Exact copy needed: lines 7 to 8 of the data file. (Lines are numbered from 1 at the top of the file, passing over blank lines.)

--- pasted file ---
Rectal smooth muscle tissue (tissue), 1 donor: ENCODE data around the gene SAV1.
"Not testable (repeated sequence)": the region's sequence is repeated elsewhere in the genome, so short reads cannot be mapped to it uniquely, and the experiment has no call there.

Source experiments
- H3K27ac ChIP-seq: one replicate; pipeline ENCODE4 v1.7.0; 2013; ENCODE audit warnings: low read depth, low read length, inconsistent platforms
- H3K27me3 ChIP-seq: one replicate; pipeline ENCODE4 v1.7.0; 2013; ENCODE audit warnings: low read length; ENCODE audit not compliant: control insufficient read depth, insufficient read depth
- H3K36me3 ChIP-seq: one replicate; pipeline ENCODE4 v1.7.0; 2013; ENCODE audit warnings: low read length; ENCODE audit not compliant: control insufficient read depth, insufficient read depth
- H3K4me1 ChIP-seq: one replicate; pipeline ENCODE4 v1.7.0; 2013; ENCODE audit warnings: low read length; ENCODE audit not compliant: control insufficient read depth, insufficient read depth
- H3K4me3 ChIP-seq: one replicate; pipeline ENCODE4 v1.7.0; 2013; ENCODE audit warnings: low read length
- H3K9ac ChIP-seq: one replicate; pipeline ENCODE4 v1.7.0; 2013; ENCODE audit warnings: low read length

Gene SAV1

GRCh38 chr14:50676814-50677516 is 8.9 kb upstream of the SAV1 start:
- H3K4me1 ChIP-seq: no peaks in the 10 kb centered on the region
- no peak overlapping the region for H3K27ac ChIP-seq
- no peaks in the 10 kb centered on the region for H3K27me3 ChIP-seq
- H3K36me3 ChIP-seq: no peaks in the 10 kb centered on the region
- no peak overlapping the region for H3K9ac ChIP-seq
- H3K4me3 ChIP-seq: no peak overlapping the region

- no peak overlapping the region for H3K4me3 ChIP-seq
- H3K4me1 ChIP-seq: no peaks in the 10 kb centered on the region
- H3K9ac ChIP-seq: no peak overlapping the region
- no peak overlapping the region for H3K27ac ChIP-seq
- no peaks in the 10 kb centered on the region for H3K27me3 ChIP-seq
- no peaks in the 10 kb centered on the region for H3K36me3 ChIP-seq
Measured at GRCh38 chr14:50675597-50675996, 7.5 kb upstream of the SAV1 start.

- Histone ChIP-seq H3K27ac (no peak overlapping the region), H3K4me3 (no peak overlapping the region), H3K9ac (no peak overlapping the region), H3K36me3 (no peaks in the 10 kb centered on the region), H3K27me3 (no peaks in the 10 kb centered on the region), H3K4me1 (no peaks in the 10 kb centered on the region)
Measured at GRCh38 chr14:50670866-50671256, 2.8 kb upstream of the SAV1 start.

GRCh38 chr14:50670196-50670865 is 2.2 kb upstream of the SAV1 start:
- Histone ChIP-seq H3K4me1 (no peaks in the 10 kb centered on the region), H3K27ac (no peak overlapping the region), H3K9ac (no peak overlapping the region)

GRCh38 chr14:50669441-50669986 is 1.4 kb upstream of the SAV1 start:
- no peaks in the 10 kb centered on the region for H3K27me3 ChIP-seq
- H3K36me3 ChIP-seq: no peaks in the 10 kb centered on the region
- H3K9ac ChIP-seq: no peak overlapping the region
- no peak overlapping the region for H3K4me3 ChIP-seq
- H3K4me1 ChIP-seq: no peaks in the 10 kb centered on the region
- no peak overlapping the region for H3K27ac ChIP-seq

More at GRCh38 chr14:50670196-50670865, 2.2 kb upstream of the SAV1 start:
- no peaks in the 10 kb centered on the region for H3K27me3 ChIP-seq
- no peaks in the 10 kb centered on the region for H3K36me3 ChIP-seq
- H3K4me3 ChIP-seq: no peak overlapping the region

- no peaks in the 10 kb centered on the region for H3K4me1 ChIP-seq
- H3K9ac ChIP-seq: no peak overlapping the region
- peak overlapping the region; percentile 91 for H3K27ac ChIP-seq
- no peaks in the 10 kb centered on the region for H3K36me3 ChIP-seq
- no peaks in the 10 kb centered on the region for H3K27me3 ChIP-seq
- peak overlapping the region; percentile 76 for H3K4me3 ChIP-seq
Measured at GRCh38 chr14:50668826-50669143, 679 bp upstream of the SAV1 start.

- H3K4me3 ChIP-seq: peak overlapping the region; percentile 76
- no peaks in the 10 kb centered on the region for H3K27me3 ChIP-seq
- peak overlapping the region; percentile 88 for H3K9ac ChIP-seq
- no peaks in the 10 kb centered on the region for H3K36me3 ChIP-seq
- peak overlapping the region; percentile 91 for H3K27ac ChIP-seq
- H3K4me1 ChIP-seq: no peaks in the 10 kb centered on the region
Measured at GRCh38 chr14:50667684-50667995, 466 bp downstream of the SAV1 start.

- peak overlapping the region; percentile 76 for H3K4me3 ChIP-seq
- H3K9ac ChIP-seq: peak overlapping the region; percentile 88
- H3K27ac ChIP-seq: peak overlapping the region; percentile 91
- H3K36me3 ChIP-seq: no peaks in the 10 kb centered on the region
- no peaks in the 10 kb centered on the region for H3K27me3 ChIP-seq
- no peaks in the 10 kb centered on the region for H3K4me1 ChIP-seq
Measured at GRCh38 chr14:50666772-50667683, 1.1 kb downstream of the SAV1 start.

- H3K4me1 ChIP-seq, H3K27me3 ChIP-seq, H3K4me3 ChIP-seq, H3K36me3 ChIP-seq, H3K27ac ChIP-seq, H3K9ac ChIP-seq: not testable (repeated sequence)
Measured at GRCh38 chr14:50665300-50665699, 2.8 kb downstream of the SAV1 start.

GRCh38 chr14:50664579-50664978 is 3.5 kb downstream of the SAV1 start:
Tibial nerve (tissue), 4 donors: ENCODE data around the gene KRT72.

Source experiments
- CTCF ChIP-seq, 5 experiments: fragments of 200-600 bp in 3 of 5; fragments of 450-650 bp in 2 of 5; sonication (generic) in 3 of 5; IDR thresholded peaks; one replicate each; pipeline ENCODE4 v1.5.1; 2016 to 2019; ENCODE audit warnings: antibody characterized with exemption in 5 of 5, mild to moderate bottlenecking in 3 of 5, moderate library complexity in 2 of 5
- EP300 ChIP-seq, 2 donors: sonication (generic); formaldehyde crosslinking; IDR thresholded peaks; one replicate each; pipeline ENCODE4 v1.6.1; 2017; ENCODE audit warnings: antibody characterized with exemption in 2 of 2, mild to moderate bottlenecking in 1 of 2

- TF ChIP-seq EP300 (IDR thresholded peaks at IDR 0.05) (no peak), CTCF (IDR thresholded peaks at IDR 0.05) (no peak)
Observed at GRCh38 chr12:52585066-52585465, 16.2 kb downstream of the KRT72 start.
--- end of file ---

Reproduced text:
- H3K4me1 ChIP-seq: one replicate; pipeline ENCODE4 v1.7.0; 2013; ENCODE audit warnings: low read length; ENCODE audit not compliant: control insufficient read depth, insufficient read depth
- H3K4me3 ChIP-seq: one replicate; pipeline ENCODE4 v1.7.0; 2013; ENCODE audit warnings: low read length